A: The easiest way to avoid this is to film without music. Tell your viewers to turn on their own music at home and follow along with you. That is the quickest, cheapest way to ensure that your content won’t be pulled from the social platform. There are streaming music platforms that many people are already using in fitness classes such as YES! Fitness Music that are okay to use. However, most of those songs have lyrics which can be distracting to you as you are filming or to your viewers trying to follow along. You can purchase a license to generic fitness music with great beats and tempos that have no lyrics.
The most important thing to remember when you license music is that you have to assign that song to the project – every time you use the song.
For example – if I have purchased the license to a song called, “Fit Fuel”, and I intend to play it during an Instagram live 7 minute workout on Friday, March 27, at 12PM PST – I have to assign that song to that project and that time. However, if I intend to use it again in another project – something I’m recording for my training app – I have to assign it there as well. The reason is that is how artists get paid by how many times their songs are used. So as fitness PROFESSIONALS we also need to respect music industry PROFESSIONALS and use their music appropriately.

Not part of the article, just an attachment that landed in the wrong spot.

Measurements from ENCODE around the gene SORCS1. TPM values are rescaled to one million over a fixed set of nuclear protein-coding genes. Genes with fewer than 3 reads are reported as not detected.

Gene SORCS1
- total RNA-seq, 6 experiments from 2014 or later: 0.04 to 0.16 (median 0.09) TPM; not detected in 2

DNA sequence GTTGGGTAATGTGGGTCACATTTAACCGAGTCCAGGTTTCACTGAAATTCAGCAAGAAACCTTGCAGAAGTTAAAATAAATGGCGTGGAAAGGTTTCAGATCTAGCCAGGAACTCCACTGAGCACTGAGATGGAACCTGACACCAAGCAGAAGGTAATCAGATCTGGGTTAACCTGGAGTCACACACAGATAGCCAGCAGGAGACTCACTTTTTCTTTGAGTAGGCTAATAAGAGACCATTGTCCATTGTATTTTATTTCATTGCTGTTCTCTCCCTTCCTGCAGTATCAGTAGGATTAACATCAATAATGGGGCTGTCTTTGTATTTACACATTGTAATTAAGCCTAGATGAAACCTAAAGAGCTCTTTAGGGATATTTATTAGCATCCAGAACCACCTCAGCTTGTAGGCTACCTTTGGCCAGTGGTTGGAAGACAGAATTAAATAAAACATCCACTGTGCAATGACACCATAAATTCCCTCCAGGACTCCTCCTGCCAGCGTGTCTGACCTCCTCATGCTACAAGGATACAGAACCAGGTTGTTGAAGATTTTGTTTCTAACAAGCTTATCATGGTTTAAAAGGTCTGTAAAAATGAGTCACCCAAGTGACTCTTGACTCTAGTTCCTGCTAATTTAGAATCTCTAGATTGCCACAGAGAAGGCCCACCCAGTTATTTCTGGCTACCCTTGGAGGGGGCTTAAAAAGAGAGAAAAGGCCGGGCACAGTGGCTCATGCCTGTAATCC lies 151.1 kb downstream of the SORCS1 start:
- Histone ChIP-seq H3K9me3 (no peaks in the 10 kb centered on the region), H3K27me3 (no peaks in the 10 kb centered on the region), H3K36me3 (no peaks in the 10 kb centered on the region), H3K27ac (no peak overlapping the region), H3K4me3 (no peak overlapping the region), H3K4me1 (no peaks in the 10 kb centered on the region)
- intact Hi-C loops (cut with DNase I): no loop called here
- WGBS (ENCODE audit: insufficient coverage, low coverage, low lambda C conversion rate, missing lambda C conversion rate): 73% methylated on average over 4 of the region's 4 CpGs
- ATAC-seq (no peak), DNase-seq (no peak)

FREE CONTENT VS. PAID CONTENT
Q: So many people are posting free workouts and content right now – how do you then transition back to asking people to pay for your service when you’ve been offering it for free?
A: That is a GREAT QUESTION. The most important thing to remember right now is DON’T GIVE EVERYTHING AWAY FOR FREE! Long term, it devalues your service as a fitness professional – and paying members might cancel their subscription if they can see that they can get plenty of content for free from you. However, it is a good idea to give teasers or previews of what a paid service from you would be like.